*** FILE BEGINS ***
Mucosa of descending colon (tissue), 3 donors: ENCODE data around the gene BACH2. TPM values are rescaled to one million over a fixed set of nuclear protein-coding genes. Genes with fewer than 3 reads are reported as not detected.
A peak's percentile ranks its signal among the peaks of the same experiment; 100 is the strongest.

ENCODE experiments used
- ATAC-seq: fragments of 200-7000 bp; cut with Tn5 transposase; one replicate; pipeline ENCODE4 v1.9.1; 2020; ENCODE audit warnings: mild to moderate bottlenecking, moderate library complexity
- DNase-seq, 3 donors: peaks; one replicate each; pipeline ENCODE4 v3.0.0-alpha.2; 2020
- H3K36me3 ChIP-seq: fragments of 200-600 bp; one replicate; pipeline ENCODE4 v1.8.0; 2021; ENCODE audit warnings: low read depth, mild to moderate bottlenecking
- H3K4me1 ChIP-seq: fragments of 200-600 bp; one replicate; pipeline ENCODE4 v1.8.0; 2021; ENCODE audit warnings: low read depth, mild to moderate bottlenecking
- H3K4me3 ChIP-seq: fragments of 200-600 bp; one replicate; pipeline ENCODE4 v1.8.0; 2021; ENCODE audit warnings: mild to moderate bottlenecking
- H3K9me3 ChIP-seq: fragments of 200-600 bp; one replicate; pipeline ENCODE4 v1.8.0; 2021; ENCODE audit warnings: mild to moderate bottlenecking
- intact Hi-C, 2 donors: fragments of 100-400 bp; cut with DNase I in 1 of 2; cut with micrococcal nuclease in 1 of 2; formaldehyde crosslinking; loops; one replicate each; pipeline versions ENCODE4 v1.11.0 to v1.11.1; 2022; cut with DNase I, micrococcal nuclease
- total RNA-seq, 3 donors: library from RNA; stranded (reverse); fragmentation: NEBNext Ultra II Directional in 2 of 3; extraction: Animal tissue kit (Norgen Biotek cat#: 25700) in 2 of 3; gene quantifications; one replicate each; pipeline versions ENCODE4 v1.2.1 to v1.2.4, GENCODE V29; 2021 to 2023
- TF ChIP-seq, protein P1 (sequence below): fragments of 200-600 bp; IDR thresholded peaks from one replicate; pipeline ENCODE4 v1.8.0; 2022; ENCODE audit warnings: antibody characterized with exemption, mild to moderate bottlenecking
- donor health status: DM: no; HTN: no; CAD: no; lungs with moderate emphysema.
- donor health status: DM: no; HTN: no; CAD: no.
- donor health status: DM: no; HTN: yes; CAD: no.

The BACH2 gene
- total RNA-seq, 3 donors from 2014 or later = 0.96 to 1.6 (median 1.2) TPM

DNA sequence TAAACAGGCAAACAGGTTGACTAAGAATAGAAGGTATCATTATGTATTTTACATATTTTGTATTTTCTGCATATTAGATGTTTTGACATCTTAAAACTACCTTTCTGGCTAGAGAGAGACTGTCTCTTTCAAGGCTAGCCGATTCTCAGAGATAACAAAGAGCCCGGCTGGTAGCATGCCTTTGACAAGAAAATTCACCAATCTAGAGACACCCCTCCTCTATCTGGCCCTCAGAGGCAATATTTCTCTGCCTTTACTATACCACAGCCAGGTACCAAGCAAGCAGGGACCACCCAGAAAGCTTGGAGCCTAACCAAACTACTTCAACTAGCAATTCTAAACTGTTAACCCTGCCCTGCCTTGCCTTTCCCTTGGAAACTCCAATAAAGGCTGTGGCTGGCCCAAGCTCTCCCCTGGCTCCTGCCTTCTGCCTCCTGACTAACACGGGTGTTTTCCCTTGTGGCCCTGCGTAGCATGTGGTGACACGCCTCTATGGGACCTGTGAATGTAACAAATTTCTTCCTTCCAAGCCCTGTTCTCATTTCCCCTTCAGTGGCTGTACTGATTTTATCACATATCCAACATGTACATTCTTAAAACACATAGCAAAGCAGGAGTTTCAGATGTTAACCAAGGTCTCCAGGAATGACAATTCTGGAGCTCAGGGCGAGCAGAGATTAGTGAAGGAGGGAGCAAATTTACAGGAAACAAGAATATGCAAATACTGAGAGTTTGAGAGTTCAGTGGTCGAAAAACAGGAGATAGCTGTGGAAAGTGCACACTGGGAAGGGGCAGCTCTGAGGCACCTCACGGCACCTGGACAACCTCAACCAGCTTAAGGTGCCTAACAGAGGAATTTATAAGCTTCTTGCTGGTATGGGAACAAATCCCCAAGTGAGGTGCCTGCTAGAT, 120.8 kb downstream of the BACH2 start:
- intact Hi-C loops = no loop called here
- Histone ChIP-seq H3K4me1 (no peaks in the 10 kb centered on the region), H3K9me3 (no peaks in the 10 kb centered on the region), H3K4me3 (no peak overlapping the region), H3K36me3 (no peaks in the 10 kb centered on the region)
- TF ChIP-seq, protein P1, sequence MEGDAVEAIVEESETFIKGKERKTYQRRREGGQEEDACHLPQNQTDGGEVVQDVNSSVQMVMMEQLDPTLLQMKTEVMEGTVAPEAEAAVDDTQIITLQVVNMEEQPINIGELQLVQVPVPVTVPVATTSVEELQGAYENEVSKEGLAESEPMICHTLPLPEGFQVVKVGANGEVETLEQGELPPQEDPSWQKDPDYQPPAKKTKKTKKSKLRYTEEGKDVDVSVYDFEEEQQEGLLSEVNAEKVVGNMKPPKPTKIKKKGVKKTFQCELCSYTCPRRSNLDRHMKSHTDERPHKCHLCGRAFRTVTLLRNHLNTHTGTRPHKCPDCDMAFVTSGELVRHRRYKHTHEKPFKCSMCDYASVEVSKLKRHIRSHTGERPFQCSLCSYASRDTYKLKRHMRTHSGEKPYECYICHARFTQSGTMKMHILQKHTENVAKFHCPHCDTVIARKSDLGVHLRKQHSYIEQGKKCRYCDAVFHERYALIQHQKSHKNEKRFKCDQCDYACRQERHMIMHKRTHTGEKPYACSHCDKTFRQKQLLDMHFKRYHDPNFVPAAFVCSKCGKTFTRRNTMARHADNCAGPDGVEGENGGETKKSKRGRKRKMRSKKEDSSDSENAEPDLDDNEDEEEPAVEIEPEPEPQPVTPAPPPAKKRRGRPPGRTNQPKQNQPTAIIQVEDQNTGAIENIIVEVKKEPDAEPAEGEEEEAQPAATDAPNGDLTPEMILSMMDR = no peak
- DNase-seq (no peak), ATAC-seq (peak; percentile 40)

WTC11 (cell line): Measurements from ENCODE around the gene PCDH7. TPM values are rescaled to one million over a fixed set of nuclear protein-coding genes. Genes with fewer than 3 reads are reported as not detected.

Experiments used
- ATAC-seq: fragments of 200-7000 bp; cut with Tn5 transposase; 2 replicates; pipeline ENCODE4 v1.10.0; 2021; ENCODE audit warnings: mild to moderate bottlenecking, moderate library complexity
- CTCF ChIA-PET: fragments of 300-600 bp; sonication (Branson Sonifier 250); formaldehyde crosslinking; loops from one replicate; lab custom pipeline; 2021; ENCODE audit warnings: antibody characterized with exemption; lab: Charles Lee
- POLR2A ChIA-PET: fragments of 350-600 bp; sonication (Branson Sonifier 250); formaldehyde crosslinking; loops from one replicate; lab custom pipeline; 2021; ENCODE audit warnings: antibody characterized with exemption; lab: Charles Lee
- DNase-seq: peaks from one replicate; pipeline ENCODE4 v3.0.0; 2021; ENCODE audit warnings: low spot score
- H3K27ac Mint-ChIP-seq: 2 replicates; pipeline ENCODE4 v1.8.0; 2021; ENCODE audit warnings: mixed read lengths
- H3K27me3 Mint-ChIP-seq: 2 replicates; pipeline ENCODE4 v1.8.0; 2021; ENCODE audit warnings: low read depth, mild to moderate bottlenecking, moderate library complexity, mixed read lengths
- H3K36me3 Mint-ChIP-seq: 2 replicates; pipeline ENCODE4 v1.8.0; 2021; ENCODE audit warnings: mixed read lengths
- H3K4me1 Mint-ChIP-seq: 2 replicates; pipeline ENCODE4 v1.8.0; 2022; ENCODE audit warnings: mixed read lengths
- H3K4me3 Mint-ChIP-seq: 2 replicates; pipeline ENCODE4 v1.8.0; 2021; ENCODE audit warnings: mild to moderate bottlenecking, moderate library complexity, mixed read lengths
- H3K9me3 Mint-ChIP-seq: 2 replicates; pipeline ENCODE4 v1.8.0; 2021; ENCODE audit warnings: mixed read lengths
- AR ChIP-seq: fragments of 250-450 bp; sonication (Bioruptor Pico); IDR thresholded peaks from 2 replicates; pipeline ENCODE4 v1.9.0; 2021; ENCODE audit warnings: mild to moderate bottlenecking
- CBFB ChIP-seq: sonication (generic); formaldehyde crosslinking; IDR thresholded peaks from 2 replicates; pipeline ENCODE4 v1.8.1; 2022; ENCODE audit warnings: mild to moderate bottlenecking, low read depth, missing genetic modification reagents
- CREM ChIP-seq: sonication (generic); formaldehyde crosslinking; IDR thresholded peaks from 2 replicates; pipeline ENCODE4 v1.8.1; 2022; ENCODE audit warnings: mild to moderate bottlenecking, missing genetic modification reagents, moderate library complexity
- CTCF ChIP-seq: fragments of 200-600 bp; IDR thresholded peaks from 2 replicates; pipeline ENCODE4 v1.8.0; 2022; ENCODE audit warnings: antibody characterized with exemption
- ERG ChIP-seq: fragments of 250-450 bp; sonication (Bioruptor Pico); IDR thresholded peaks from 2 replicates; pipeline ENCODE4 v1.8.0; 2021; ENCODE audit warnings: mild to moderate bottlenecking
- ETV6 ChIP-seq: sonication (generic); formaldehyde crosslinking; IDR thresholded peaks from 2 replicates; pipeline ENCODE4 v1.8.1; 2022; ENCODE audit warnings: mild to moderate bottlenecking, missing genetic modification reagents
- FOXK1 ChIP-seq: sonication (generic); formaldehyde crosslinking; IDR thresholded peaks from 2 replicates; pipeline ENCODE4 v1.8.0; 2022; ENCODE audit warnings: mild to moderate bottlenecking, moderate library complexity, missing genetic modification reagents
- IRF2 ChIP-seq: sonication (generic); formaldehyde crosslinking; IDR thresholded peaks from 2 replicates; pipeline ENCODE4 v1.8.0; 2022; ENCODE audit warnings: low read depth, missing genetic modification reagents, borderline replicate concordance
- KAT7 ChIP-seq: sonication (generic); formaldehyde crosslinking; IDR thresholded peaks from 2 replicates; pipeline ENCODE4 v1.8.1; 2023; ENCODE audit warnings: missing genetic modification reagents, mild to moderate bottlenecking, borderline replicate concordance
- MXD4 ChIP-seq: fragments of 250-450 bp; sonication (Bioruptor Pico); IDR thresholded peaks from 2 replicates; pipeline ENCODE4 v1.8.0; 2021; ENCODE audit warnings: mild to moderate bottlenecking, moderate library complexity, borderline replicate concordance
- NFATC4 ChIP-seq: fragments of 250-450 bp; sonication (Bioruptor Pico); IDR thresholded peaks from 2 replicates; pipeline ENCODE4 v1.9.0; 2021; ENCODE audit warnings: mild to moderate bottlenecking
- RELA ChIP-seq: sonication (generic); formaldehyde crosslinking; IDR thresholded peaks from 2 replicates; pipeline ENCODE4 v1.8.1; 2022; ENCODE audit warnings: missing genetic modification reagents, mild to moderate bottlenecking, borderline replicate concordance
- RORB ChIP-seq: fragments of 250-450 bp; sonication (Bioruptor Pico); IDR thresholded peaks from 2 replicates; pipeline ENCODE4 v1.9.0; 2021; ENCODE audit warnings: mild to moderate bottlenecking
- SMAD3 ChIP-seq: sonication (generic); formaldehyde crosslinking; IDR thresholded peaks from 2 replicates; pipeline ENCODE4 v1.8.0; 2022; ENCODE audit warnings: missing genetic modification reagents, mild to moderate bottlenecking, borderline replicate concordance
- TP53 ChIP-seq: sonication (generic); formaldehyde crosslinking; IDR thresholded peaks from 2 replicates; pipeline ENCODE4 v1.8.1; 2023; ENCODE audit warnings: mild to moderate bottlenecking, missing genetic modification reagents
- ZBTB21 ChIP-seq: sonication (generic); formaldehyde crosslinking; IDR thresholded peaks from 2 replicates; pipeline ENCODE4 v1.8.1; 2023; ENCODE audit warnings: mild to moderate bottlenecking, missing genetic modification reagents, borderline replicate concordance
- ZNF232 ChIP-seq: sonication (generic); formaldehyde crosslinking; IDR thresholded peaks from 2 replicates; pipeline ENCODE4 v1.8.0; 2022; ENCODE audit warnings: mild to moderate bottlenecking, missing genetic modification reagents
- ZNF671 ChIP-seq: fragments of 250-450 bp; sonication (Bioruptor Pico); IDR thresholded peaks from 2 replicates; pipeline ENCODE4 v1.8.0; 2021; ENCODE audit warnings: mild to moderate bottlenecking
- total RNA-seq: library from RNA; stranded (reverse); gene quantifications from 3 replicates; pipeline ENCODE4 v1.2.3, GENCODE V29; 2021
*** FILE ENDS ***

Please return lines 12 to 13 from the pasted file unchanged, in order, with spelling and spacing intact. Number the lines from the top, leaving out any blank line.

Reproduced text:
- TF ChIP-seq, protein P1 (sequence below): fragments of 200-600 bp; IDR thresholded peaks from one replicate; pipeline ENCODE4 v1.8.0; 2022; ENCODE audit warnings: antibody characterized with exemption, mild to moderate bottlenecking
- donor health status: DM: no; HTN: no; CAD: no; lungs with moderate emphysema.